RStudio Cloud - How to Get Started For Free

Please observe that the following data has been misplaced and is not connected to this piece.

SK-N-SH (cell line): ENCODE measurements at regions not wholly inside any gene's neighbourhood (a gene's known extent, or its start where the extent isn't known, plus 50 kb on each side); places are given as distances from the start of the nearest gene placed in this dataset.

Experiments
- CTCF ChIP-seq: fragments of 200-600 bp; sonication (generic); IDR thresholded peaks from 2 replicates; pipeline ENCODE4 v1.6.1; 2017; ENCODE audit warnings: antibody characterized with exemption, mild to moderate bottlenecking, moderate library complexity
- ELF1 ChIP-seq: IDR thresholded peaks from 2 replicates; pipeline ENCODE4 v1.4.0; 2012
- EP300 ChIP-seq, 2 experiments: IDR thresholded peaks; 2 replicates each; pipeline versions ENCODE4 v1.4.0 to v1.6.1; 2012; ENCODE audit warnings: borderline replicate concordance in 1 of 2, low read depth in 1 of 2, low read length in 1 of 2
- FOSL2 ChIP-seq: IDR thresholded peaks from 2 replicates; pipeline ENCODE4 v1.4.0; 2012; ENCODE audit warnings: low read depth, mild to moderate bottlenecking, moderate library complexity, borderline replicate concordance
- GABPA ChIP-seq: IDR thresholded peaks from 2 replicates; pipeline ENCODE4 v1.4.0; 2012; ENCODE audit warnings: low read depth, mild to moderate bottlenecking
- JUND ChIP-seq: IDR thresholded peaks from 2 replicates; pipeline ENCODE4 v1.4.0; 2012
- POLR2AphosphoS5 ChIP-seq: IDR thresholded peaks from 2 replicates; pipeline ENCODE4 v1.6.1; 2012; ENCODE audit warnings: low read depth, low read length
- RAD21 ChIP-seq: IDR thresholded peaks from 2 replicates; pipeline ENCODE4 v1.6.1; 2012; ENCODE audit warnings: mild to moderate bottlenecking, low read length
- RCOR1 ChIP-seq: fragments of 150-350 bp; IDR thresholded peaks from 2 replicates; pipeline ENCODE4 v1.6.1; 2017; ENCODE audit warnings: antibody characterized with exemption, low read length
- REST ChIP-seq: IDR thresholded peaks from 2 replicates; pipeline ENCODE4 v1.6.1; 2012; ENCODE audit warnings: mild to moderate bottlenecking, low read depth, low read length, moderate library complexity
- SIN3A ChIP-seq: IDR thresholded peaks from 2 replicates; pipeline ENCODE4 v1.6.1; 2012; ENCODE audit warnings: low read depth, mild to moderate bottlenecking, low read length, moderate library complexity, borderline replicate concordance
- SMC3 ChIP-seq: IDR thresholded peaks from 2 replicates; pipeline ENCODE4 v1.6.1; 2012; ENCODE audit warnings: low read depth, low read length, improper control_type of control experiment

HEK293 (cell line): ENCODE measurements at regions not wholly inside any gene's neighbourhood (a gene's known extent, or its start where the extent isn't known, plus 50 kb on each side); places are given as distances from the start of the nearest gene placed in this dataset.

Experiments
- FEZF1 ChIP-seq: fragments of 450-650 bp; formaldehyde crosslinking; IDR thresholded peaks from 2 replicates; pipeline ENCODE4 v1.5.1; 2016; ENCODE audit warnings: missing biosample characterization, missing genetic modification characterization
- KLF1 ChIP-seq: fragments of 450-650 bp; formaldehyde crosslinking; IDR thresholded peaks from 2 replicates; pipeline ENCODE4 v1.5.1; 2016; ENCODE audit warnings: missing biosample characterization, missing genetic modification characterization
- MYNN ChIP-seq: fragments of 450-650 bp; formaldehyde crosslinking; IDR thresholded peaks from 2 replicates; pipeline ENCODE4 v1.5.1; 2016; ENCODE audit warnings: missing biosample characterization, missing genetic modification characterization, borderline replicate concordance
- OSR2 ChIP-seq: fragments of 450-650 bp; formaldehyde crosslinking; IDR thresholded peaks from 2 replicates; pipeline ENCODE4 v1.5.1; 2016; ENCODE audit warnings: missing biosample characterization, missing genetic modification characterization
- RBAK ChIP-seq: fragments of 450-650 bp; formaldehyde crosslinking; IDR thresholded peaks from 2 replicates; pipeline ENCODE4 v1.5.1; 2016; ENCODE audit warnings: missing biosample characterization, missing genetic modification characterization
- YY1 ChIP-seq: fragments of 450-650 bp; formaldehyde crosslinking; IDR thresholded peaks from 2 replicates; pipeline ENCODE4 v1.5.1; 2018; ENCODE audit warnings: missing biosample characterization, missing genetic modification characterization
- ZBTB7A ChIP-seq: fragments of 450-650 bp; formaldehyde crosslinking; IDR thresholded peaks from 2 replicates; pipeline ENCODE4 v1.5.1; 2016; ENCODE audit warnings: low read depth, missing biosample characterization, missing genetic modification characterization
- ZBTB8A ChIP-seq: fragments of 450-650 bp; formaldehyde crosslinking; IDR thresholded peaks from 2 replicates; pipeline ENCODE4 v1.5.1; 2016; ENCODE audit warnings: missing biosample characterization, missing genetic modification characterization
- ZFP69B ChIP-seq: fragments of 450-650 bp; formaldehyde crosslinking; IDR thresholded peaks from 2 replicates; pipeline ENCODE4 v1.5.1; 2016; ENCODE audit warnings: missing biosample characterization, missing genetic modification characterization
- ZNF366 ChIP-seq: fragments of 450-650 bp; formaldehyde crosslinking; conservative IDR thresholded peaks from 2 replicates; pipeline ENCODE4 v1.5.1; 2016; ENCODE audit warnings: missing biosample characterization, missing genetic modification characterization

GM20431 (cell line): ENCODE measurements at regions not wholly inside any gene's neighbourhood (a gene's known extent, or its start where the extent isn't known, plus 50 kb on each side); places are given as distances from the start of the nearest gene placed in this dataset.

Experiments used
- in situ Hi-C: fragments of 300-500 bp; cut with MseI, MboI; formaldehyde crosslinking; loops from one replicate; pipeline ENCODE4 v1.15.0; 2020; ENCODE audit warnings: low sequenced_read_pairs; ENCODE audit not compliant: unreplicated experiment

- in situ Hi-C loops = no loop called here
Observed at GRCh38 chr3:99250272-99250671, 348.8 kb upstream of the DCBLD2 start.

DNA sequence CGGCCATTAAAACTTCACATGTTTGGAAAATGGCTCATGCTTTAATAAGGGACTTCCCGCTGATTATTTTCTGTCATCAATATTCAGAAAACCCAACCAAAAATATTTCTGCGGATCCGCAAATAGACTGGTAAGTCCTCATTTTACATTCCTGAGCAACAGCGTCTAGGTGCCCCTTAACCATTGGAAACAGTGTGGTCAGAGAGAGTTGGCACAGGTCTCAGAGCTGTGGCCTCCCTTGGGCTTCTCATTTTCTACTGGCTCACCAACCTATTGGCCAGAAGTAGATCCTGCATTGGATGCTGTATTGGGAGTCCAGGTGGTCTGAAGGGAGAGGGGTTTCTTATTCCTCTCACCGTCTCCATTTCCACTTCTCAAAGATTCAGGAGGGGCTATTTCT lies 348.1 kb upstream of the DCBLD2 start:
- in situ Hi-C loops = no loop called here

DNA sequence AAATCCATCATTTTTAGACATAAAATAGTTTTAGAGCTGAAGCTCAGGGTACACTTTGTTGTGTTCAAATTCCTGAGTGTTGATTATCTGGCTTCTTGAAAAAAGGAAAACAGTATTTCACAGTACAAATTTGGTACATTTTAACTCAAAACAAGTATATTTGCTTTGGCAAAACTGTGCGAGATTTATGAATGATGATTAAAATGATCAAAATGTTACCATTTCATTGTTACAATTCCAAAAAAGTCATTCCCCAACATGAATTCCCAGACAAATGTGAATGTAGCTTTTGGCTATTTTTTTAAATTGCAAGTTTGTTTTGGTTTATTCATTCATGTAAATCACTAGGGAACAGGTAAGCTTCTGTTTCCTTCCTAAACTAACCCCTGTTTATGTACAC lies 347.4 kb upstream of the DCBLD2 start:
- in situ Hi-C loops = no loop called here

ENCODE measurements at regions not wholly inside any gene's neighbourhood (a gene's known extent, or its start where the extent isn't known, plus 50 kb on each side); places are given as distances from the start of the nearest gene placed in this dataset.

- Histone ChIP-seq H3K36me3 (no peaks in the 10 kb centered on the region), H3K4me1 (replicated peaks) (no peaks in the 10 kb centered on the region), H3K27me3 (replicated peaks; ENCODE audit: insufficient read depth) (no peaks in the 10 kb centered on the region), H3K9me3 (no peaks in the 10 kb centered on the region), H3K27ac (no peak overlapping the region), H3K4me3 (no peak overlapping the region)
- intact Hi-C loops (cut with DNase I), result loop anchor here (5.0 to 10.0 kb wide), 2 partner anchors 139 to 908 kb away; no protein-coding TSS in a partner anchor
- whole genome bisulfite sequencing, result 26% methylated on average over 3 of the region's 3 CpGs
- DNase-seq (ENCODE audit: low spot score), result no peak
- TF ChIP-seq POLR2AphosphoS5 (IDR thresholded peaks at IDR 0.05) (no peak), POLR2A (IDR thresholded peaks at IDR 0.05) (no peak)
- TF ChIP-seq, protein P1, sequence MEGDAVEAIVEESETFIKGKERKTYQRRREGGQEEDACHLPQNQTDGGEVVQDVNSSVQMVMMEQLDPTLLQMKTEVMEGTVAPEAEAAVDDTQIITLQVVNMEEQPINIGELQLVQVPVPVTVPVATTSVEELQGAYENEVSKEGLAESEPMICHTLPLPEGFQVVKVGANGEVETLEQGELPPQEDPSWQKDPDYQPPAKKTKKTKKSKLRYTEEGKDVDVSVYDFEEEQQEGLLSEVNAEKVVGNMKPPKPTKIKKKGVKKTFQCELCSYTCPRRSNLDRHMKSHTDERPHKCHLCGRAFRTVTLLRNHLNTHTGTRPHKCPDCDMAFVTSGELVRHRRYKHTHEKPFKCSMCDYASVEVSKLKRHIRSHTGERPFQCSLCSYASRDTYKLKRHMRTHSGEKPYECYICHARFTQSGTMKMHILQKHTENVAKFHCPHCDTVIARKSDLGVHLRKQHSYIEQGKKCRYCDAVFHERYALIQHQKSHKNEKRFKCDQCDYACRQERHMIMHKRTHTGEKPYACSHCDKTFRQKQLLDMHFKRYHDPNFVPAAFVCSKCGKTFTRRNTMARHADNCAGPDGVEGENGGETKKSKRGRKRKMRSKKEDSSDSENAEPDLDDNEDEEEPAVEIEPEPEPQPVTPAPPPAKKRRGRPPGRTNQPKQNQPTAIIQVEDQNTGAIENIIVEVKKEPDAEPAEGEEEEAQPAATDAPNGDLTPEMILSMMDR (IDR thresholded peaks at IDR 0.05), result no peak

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RStudio Cloud is a hosted version of the well-known R programming IDE - RStudio. It was created to simplify teaching and learning R programming languages for organizations, professionals, teachers, trainers, students, and hobbyists. But how can you get started, and why should you? That’s what we’ll answer today. Note: At the time of writing this article, Posit PBC was RStudio PBC. RStudio services and products mentioned in the article below do not reflect the rebranding. After reading, you’ll know why you should move R and RStudio to the cloud, how to get started, create and share your first project, and also how to work with R Markdown. So without much ado, let’s dive straight in! <blockquote>Are you a beginner RStudio user? <a href="" target="_blank" rel="noopener noreferrer">Here’s our curated list of shortcuts and tips</a>.</blockquote> Table of contents: <ul><li><a href="#why-rstudio-cloud">Why Move R and RStudio to the Cloud?</a></li><li><a href="#getting-started">RStudio Cloud - Getting Started</a></li><li><a href="#new-project">How to Create a New Project in RStudio Cloud</a></li><li><a href="#working-with-data">How to Upload and Work With Data in RStudio Cloud</a></li><li><a href="#r-markdown">R Markdown in RStudio Cloud</a></li><li><a href="#collaboration">How to Share Your RStudio Cloud Workspace</a></li><li><a href="#conclusion">Conclusion</a></li></ul> <hr /> <h2 id="why-rstudio-cloud">Why Move R and RStudio to the Cloud?</h2> Think of RStudio Cloud as a managed cloud instance of the RStudio IDE. But it’s not just a piece of software - it also enables computing. Here’s the list of features we find worth mentioning: <ul><li><strong>Learning R easily</strong> - RStudio Cloud comes with a couple of interactive <a href="" target="_blank" rel="noopener noreferrer">learning materials</a> that will get you started with the fundamentals of data science in R.</li><li><strong>No installation required</strong> - Run code straight from the browser - no need to download, install, and configure R and RStudio locally.</li><li><strong>Reproducible environment</strong> - How many hours have you spent installing libraries and managing environments? In RStudio Cloud, each project has its own environment that is reproducible when anyone accesses the project.</li><li><strong>Collaboration</strong> - You can easily share your insights with teammates in a private space.</li></ul> These alone are four excellent reasons why you should consider moving R and RStudio to the cloud. But before we show you how, let’s address the elephant in the room - <strong>pricing</strong>. <h3>RStudio Cloud Pricing</h3> Here is the good news - you can get started with RStudio Cloud for free. The only “gotcha” is that you have limited projects, project hours, and computing power. The table below summarizes the differences between RStudio Cloud pricing plans as of January 2022: <img class="size-full wp-image-12046" src="" alt="Image 1 - RStudio Cloud plan optionsImage 1 - RStudio Cloud plan options" width="1908" height="1124" /> Image 1 - RStudio Cloud plan options As always, both the offerings and price of individual plans can change, so we recommend you check the <a href="" target="_blank" rel="noopener noreferrer">official listing</a>. We advise you to get started for free and scale if you need additional hours or compute power. And that about summarizes the pros and cons. Yes, you get access to a familiar interface that requires no installation and makes collaboration a breeze, but you’ll likely have to pay for it. If you’re an organization, 25 project hours and a single shared space won’t be enough. If the pros outweigh the cons, make sure to read the next section to see how to get started with RStudio Cloud. <h2 id="getting-started">RStudio Cloud - Getting Started</h2> You’ll have to register for a free account to get started with <a href="" target="_blank" rel="noopener noreferrer">RSudio Cloud</a>. Head over to their website - here’s what you should see: <img class="size-full wp-image-12050" src="" alt="Image 2 - RStudio Cloud website" width="2904" height="2130" /> Image 2 - RStudio Cloud website Click on the <em>Sign Up</em> button in the top right corner and the following form will pop up: <img class="size-full wp-image-12048" src="" alt="Image 3 - RStudio Cloud sign up form" width="2904" height="2130" /> Image 3 - RStudio Cloud sign up form By far the fastest and easiest registration method is by using your Google or GitHub credentials. We opted for Google sign-up, and it took two clicks. Once done, you’ll be presented with the RStudio Cloud dashboard: <img class="size-full wp-image-12042" src="" alt="Image 4 - RStudio Cloud dashboard" width="2904" height="2130" /> Image 4 - RStudio Cloud dashboard <h2 id="new-project">How to Create a New Project in RStudio Cloud</h2> Once in the dashboard, you can click on the <em>New Project </em>- <em>New RStudio Project </em>to get started: <img class="size-full wp-image-12036" src="" alt="Image 5 - Creating a new project in RStudio Cloud" width="2904" height="2130" /> Image 5 - Creating a new project in RStudio Cloud You’ll have to wait 30-60 seconds until the new project is provisioned. Once done, you’ll see a well-familiar RStudio interface: <img class="size-full wp-image-12044" src="" alt="Image 6 - RStudio Cloud interface" width="2904" height="2130" /> Image 6 - RStudio Cloud interface The whole cloud IDE works just as you would expect. You can create a new R script by going to <em>File</em> - <em>New File</em> - <em>R Script </em>as shown below: <img class="size-full wp-image-12020" src="" alt="Image 7 - Creating a new R script" width="2904" height="2130" /> Image 7 - Creating a new R script We’ll see you in the next section where we’ll upload and explore some data. <h2 id="working-with-data">How to Upload and Work With Data in RStudio Cloud</h2> Uploading a dataset to RStudio Cloud is as simple as clicking on the <em>Upload</em> button in the <em>Files</em> tab (bottom right quadrant). Once there, click on <em>Choose file</em> and specify the path to your dataset. For demonstration purposes, we’re using the training subset of the <a href="" target="_blank" rel="noopener noreferrer">Titanic dataset</a>: <img class="size-full wp-image-12056" src="" alt="Image 8 - Uploading a dataset to RStudio Cloud" width="2904" height="2130" /> Image 8 - Uploading a dataset to RStudio Cloud Once the dataset is uploaded to the cloud, you can load it into the R environment. There are two approaches: <ol><li><strong>Import dataset functionality</strong> - Click on the <em>Import Dataset</em> button under Environment in the top right quadrant.</li><li><strong>R’s CSV reader</strong> - Use a dedicated R package to load CSV files.</li></ol> We’ll opt for the first option today. Here’s what you should see: <img class="size-full wp-image-12034" src="" alt="Image 9 - Loading a dataset into the R environment" width="2904" height="2130" /> Image 9 - Loading a dataset into the R environment Once you click on Import, you’ll have the dataset ready to use in your RStudio Cloud environment: <img class="size-full wp-image-12054" src="" alt="Image 10 - Dataset successfully imported to RStudio Cloud" width="2904" height="2130" /> Image 10 - Dataset successfully imported to RStudio Cloud But what now? Well, we have to install a couple of R packages before we can work with it. To keep things simple, we’ll only install <code>dplyr</code> and <code>ggplot2</code>. Run the following commands from the R console: <script src=""></script> <img class="size-full wp-image-12030" src="" alt="Image 11 - Installing dplyr and ggplot2 R packages" width="2904" height="2130" /> Image 11 - Installing dplyr and ggplot2 R packages And now let’s import and use the packages. The following code snippet imports both <code>dplyr</code> and <code>ggplot2</code> and prints three columns for female passengers over the age of 50 embarked in Southampton: <script src=""></script> <img class="size-full wp-image-12022" src="" alt="Image 12 - Data manipulation with dplyr" width="2904" height="2130" /> Image 12 - Data manipulation with dplyr <blockquote>New to dplyr? Get up to speed with our <a href="" target="_blank" rel="noopener noreferrer">dpylr tutorial</a>.</blockquote> It works just in your regular RStudio desktop IDE. Onto the visualization now. We’ll use <code>ggplot2</code> to draw a histogram of the <code>Age</code> column: <script src=""></script> <img class="size-full wp-image-12024" src="" alt="Image 13 - Data visualization with ggplot2" width="2904" height="2130" /> Image 13 - Data visualization with ggplot2 <blockquote>Want to learn more about histograms with ggplot2? We have a <a href="" target="_blank" rel="noopener noreferrer">complete ggplot2 guide you can follow</a>.</blockquote> Long story short - there’s no functionality limitation in RStudio Cloud. You can do anything you would normally do in the desktop or server versions. <h2 id="r-markdown">R Markdown in RStudio Cloud</h2> R Markdown allows you to create reproducible documents around your data analysis which you can then export as HTML, PDF, or Word files. Think of it as a notebook - your text, code, and code output are presented visually in an easy-to-follow format. To get started, click on <em>File</em> - <em>New File</em> - <em>R Markdown </em>(It might ask you to install missing packages on the first run): <img class="size-full wp-image-12040" src="" alt="Image 14 - Creating a new R Markdown file in RStudio Cloud" width="2904" height="2130" /> Image 14 - Creating a new R Markdown file in RStudio Cloud A modal window will pop up asking you to provide a title, author, and a default output format for your markdown document: <img class="size-full wp-image-12038" src="" alt="Image 15 - R Markdown document details" width="2904" height="2130" /> Image 15 - R Markdown document details Once you click on <em>OK</em>, you’ll have access to the R Markdown file. We won’t do anything to modify it today, but we will show you how to export it. Click on the <em>Knit</em> icon and choose the output format. We’ll go with PDF today: <img class="size-full wp-image-12028" src="" alt="Image 16 - Exporting R Markdown files" width="2904" height="2130" /> Image 16 - Exporting R Markdown files You’ll see a new PDF file in your <em>Files</em> menu after a couple of seconds. It will also open the document automatically. Here’s what it looks like: <img class="size-full wp-image-12026" src="" alt="Image 17 - Exported R Markdown PDF" width="2364" height="2010" /> Image 17 - Exported R Markdown PDF Nothing to write home about, but just enough to get you started. You now know how to work with R scripts and R Markdown files in RStudio Cloud. The only thing left to discuss is workspace sharing, so let’s cover that next. <h2 id="collaboration">How to Share Your RStudio Cloud Workspace</h2> The biggest selling point of RStudio Cloud is the ease of collaboration. Multiple users or coworkers can work on the same project easily in the cloud. The collaboration option isn’t enabled by default, so you’ll have to change a couple of things. First, click on the settings icon in the top right corner. Then go under <em>Access</em>, and change the access type to <em>Everyone</em>: <img class="size-full wp-image-12018" src="" alt="Image 18 - Changing access type" width="2904" height="2130" /> Image 18 - Changing access type That takes care of the permissions. The next step is to send an invite to the users. To do so, click on the icon next to the settings icon, and select the <em>Share Project Link</em> option: <img class="size-full wp-image-12052" src="" alt="Image 19 - Sharing the project link" width="2904" height="2130" /> Image 19 - Sharing the project link A new modal window will pop up. From here, you can enter an email of the person you want to collaborate with and an optional message. We won’t invite anyone today, but this is how you can do it. <img class="size-full wp-image-12032" src="" alt="Image 20 - Inviting collaborators to an RStudio Cloud project" width="2904" height="2130" /> Image 20 - Inviting collaborators to an RStudio Cloud project That was easy, wasn’t it? You now know everything you need to get started with RStudio Cloud. We covered a lot of ground today, so here's a short recap. <h2 id="conclusion">Conclusion</h2> To summarize, if you and your team need to work on the same R project, RStudio Cloud could save you a lot of time. It’s a fully-hosted solution designed with collaboration and reproducibility in mind. There are also many tutorials on learning R in RStudio Cloud, so beginners can get started without setting up the environment locally. It’s an amazing deal, even for the free tier. Sure, you’re limited to 1 GB of RAM and 25 hours of project time, but that shouldn’t be a problem if you’re just starting out. You can always scale from there, starting at just $5 per month. <em>What are your thoughts on RStudio Cloud? Have you or your organization migrated to the cloud? What was the primary reason? </em>Please let us know in the comment section below or on Twitter - <a href="">@appsilon</a>.